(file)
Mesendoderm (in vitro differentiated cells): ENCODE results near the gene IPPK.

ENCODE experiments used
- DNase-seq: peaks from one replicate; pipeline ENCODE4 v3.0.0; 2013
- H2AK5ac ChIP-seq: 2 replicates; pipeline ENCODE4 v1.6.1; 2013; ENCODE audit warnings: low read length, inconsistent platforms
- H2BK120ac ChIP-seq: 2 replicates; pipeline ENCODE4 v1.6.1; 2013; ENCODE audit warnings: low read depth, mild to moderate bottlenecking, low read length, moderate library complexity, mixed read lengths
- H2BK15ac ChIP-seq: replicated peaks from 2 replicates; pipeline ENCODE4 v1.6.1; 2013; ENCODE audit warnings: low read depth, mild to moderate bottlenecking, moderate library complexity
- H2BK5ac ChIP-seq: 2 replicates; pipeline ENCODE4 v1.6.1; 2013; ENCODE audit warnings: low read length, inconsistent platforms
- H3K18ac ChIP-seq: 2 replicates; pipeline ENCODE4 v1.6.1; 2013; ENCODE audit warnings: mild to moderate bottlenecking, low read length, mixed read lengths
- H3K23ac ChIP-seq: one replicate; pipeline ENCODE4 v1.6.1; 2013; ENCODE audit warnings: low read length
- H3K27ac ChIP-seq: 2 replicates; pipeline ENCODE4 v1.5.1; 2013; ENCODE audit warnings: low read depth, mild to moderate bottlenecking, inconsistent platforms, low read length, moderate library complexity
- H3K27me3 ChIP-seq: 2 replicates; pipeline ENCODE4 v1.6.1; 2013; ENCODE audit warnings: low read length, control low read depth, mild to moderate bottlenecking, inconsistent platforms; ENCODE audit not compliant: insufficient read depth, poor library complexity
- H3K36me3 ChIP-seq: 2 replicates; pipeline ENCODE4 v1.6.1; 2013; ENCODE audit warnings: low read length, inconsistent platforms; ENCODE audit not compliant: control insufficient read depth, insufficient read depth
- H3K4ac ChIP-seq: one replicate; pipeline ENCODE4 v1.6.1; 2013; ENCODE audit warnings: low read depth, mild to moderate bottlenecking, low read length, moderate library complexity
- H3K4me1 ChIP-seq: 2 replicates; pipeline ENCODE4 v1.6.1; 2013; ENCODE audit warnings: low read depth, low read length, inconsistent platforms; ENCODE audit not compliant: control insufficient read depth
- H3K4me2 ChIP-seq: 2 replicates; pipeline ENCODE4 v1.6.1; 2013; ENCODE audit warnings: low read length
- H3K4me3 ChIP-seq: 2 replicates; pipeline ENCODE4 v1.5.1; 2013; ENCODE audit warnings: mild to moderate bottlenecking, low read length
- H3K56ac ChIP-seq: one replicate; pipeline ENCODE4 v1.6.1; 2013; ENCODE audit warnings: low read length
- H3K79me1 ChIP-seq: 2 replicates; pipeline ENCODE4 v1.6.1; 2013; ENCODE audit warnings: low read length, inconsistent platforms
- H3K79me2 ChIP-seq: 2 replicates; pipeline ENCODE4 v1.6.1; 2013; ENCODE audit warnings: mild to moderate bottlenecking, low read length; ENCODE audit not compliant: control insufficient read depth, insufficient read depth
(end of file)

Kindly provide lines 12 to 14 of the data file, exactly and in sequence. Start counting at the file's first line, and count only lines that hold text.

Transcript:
- H3K36me3 ChIP-seq: 2 replicates; pipeline ENCODE4 v1.6.1; 2013; ENCODE audit warnings: low read length, inconsistent platforms; ENCODE audit not compliant: control insufficient read depth, insufficient read depth
- H3K4ac ChIP-seq: one replicate; pipeline ENCODE4 v1.6.1; 2013; ENCODE audit warnings: low read depth, mild to moderate bottlenecking, low read length, moderate library complexity
- H3K4me1 ChIP-seq: 2 replicates; pipeline ENCODE4 v1.6.1; 2013; ENCODE audit warnings: low read depth, low read length, inconsistent platforms; ENCODE audit not compliant: control insufficient read depth